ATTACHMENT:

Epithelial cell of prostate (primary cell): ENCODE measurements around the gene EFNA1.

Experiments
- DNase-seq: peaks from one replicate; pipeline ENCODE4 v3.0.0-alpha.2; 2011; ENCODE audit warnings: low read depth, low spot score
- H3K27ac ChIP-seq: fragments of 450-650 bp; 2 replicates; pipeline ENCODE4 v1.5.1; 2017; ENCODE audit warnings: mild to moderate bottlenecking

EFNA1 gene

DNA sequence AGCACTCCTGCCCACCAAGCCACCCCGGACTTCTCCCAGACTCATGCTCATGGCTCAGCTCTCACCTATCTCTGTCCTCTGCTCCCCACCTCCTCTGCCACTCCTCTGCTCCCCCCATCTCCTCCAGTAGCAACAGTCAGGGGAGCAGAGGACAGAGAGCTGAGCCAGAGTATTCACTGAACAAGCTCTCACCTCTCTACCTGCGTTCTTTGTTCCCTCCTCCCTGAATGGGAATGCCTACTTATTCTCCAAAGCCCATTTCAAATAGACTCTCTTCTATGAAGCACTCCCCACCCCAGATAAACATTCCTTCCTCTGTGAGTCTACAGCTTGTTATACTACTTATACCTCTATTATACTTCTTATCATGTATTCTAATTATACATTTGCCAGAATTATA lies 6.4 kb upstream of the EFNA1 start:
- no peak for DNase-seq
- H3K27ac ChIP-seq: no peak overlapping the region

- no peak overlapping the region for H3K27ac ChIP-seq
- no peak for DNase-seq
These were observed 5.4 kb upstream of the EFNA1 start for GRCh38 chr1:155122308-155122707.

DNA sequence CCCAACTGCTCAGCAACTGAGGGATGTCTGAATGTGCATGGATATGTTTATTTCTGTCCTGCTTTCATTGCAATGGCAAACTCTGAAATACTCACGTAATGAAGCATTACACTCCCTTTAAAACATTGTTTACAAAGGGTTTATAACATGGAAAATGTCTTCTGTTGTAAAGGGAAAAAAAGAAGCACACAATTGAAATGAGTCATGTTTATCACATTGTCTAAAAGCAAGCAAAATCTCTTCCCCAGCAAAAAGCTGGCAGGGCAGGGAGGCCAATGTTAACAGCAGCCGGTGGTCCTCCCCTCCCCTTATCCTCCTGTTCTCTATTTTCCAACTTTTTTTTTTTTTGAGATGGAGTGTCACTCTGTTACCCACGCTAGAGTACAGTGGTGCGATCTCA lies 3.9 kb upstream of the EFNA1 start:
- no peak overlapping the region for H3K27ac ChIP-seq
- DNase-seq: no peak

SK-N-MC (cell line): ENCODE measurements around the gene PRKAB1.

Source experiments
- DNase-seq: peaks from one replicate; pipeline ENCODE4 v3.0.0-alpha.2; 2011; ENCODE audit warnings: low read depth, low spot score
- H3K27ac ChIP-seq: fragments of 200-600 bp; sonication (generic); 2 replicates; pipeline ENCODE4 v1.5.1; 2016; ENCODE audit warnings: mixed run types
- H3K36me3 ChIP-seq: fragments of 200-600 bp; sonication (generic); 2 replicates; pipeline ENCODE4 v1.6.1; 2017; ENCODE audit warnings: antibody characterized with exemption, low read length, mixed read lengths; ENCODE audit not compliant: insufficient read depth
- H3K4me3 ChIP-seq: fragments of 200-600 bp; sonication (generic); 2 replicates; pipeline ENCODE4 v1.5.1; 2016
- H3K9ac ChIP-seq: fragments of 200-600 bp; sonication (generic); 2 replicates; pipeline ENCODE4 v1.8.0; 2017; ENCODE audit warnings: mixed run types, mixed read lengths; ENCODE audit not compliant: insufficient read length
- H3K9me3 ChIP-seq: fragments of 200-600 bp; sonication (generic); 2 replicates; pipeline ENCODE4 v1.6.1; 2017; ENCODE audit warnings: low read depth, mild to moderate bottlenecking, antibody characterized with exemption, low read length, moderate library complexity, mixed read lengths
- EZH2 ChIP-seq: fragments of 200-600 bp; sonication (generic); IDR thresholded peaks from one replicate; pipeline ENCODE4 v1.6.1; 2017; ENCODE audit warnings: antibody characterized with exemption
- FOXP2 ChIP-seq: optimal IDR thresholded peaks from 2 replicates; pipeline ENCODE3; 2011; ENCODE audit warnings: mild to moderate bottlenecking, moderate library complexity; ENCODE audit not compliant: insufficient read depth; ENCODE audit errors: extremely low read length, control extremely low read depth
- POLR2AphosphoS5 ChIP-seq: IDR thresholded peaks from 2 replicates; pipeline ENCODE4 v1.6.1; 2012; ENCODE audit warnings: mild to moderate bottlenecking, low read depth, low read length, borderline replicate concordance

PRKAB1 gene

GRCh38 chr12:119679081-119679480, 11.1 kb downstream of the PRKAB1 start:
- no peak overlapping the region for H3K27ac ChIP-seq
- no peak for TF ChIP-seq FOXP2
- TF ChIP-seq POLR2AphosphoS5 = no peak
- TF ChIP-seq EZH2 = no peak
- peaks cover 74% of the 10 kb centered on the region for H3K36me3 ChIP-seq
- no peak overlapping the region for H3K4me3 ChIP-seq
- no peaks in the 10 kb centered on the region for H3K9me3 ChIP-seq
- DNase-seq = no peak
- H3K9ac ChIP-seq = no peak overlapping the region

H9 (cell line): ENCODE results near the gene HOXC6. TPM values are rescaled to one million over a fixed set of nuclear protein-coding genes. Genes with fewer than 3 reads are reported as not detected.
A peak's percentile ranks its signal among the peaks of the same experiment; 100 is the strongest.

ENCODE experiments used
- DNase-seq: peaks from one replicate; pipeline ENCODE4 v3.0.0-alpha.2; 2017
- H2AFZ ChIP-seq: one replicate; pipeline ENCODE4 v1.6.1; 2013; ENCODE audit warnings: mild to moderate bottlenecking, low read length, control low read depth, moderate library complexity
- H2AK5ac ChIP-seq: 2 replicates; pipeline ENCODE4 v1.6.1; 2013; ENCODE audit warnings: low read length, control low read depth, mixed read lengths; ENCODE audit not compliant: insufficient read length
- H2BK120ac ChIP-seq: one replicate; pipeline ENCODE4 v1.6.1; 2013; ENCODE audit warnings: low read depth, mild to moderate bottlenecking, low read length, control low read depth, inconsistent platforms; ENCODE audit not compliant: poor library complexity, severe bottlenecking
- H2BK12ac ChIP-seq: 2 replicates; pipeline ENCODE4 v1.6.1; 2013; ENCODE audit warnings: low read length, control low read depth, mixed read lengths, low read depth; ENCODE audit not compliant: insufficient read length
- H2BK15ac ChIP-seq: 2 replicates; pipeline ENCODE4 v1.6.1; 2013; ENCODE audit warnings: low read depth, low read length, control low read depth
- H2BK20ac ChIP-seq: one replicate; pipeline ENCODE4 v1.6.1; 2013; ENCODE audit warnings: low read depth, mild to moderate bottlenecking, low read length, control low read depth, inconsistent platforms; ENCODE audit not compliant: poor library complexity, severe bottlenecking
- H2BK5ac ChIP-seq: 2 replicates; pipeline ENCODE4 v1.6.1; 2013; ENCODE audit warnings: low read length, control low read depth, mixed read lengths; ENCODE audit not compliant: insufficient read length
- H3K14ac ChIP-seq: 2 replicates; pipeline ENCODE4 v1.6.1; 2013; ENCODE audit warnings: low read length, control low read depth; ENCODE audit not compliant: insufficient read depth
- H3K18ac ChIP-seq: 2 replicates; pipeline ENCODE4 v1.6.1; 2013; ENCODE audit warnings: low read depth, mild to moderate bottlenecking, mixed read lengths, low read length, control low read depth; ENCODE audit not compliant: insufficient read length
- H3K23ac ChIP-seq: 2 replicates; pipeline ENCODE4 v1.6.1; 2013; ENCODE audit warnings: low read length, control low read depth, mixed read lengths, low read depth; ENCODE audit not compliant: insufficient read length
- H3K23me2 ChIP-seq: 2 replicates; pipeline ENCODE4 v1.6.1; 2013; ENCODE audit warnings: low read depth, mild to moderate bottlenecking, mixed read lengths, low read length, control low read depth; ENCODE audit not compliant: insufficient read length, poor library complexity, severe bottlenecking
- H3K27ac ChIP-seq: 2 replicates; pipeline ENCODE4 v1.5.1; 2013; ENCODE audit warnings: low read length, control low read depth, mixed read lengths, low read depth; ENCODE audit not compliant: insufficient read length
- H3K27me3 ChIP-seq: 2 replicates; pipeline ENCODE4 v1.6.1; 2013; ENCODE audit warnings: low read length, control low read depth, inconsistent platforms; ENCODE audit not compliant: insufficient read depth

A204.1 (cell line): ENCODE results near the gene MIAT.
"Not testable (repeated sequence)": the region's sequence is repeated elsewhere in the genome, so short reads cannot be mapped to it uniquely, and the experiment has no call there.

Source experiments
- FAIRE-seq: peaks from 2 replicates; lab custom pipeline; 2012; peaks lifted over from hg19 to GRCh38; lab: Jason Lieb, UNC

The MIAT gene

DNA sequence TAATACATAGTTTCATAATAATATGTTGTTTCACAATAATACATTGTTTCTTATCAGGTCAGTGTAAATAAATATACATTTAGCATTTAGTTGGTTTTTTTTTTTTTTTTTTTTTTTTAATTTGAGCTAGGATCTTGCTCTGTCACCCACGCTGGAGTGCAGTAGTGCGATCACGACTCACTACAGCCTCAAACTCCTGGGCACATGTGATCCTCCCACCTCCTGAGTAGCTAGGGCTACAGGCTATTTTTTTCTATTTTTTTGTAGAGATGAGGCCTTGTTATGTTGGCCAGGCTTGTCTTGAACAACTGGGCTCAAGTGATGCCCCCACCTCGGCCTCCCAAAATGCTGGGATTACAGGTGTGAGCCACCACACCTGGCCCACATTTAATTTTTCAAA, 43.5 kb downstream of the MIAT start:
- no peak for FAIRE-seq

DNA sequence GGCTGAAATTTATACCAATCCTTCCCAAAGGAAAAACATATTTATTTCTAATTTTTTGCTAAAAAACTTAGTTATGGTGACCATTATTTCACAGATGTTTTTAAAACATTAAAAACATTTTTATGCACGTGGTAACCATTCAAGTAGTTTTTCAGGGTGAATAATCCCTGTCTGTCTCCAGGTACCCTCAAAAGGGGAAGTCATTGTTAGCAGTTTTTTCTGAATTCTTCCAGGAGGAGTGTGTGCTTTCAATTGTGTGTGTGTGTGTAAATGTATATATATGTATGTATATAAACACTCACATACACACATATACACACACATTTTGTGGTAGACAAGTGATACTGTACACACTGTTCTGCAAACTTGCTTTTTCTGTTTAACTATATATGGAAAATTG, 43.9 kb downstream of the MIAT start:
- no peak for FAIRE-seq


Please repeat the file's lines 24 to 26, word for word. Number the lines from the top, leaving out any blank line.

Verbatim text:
- FOXP2 ChIP-seq: optimal IDR thresholded peaks from 2 replicates; pipeline ENCODE3; 2011; ENCODE audit warnings: mild to moderate bottlenecking, moderate library complexity; ENCODE audit not compliant: insufficient read depth; ENCODE audit errors: extremely low read length, control extremely low read depth
- POLR2AphosphoS5 ChIP-seq: IDR thresholded peaks from 2 replicates; pipeline ENCODE4 v1.6.1; 2012; ENCODE audit warnings: mild to moderate bottlenecking, low read depth, low read length, borderline replicate concordance

PRKAB1 gene